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24 April 2015

Response to "The Long-Term Problem With Dynamically Typed Languages"

I enjoyed this post quite a bit: "The Long-Term Problem With Dynamically Typed Languages". I think he's got some great points. I especially like the analogy with the "broken windows effect". It's interesting to hear about someone's experience using a software system or practice for a long time.


The best data point I have on this personally is my current project/team. The codebase is over 500KLOC now. The majority of it is in Python, followed by JS. I’ve been working on it since the beginning—over 4 years. We’ve built components and then extended them way beyond their original design goals. There’s a lot of technical debt. Some of it we’ve paid down through refactoring. Other parts we’ve rewritten. Mostly we live with it.

As time has gone on, we’ve gained a better understanding of the problem domain. The architecture of the software system we want is very different than what we have or what we started with. Now we’re spending our time figuring out how to get from where we are to where we want to be without having to rewrite everything from scratch.

I agree we have the lava layers problem the author describes, with multiple APIs to do the same thing. But I’m not sure if we would spend our time unifying them if we had some kind of miraculous tooling afforded by static types.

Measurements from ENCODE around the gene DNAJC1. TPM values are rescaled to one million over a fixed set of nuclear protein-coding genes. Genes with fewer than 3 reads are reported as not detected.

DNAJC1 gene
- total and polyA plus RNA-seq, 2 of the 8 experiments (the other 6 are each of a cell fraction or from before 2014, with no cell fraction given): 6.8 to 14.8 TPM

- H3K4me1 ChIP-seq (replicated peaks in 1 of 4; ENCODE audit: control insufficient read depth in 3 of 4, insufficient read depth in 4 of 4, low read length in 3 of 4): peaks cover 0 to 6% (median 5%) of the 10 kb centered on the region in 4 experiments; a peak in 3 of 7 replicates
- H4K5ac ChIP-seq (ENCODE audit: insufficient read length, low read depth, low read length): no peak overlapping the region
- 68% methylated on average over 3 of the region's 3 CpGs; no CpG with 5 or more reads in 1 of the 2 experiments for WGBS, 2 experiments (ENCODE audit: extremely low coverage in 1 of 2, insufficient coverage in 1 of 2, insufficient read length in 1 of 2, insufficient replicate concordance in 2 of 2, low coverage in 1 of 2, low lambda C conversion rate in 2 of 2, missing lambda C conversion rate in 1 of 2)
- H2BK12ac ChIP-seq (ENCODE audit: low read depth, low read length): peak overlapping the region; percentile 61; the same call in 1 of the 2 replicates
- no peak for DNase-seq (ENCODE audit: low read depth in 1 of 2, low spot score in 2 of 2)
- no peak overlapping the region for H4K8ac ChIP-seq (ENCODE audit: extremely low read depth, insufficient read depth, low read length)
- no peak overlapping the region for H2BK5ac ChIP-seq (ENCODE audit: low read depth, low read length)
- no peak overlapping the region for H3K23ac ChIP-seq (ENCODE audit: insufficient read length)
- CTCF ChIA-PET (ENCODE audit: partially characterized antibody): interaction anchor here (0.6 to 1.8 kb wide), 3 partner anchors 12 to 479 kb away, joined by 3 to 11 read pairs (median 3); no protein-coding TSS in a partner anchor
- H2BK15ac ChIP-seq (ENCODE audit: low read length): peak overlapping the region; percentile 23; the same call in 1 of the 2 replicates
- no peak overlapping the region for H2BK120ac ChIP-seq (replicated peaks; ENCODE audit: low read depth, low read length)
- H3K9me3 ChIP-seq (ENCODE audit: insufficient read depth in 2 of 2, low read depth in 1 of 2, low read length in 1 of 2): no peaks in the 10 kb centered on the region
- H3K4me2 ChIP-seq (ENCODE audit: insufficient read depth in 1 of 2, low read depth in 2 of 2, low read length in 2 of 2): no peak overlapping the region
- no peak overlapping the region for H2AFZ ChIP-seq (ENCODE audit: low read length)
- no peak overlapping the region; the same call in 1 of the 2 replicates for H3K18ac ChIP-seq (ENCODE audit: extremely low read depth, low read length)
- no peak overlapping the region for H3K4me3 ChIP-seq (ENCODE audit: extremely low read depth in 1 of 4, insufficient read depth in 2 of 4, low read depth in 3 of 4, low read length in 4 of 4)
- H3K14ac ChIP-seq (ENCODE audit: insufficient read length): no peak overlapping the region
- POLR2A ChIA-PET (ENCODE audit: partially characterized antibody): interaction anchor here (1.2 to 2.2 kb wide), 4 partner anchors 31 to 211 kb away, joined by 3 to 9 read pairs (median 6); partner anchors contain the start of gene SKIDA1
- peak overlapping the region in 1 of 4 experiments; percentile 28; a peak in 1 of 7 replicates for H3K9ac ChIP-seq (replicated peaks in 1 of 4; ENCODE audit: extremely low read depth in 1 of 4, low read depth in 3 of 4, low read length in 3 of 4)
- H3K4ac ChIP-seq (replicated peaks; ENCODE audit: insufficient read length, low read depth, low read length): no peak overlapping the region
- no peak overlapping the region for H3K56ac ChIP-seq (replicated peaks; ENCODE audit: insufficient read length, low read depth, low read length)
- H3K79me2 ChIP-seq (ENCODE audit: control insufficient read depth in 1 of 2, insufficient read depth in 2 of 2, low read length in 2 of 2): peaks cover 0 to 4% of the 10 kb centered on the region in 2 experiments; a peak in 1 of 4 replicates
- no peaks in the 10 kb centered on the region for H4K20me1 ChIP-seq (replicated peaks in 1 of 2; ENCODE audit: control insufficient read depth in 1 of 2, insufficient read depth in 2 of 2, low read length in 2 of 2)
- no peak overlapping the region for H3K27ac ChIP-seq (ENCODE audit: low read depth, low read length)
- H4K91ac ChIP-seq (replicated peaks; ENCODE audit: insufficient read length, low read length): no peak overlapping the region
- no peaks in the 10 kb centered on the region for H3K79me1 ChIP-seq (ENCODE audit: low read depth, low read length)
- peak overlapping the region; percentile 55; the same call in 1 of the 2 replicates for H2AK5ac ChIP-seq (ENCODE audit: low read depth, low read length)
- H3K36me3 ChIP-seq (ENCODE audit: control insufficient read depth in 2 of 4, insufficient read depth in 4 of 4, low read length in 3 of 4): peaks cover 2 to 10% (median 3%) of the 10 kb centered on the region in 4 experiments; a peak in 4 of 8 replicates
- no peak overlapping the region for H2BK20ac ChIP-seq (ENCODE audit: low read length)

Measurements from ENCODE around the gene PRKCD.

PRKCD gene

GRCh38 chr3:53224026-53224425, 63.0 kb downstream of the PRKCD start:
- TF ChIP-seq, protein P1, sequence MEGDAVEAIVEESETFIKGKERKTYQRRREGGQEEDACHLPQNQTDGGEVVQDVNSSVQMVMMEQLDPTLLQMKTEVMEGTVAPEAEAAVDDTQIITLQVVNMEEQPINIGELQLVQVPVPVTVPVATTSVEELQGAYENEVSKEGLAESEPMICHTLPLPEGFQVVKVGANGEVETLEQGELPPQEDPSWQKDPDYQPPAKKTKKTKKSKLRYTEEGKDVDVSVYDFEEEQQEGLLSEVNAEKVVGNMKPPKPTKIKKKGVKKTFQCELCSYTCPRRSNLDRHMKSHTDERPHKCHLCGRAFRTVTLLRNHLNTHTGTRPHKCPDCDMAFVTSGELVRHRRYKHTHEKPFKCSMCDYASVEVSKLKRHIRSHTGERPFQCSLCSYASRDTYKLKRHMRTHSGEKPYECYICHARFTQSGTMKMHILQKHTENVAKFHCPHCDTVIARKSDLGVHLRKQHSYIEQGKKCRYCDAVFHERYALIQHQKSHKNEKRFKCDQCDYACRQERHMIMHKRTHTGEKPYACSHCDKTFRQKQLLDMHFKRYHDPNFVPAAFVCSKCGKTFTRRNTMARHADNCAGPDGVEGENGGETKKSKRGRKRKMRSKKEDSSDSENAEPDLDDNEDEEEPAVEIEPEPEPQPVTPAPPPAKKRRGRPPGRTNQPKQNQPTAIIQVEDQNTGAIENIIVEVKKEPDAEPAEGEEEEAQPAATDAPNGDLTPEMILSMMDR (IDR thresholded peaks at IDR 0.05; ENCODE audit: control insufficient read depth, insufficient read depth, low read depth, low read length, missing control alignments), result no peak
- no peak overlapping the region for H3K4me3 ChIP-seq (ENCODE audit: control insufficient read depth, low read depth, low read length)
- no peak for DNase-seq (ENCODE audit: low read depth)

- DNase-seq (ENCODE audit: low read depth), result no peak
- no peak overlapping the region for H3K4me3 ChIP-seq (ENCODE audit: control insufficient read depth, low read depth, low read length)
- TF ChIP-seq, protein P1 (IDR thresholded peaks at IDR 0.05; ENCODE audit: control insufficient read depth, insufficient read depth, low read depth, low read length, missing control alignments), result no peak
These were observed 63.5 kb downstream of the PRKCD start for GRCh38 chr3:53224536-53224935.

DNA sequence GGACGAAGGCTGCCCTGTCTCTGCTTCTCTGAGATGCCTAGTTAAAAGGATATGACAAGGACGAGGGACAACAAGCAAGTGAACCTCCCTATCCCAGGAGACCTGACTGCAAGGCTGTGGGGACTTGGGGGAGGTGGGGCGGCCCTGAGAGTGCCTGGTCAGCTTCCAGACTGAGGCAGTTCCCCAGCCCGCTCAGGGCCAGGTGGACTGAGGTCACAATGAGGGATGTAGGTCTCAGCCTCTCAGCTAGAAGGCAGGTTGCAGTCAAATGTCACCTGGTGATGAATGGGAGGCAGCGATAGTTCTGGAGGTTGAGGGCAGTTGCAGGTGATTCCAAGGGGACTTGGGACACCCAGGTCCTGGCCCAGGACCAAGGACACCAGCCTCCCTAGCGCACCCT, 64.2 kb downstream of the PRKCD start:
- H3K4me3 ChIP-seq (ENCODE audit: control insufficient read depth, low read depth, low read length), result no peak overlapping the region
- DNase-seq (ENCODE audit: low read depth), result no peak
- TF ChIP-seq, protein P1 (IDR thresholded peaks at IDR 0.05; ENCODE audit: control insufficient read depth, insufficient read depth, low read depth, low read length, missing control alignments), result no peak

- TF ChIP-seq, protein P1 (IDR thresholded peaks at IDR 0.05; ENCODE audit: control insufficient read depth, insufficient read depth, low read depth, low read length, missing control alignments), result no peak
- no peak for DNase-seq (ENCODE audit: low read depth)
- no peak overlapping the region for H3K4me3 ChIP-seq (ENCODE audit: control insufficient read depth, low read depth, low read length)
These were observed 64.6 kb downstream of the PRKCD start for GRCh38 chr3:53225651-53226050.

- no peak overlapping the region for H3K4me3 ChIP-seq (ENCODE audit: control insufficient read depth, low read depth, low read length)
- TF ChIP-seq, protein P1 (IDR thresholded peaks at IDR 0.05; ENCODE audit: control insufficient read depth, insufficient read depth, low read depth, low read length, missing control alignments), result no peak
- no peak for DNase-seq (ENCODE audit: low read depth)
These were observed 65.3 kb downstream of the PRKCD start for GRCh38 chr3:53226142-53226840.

Our time is better spent reevaluating our architecture and enabling new use-cases. For example, one change we’ve been working towards reduces the turn-around time for a particular data analysis pipeline from 30 minutes to 1 millisecond (6 orders of magnitude). Now our product will be able to do a whole bunch of cool stuff that was impossible before. It took a lot of prototyping to get here. I don’t think static types would have helped.

My team’s biggest problem has always been answering the question: “How do we stay in business?” We've optimized for existence. We’ve had to adapt our system to enable product changes that make our users happy. Maybe once your product definition is so stable, like Google Search or Facebook Timeline, you can focus on a codebase that scales to 10,000 engineers and 10+ years of longevity. I haven't worked on such a project in my career. For me the requirements are always changing.

(Originally from my comment here)
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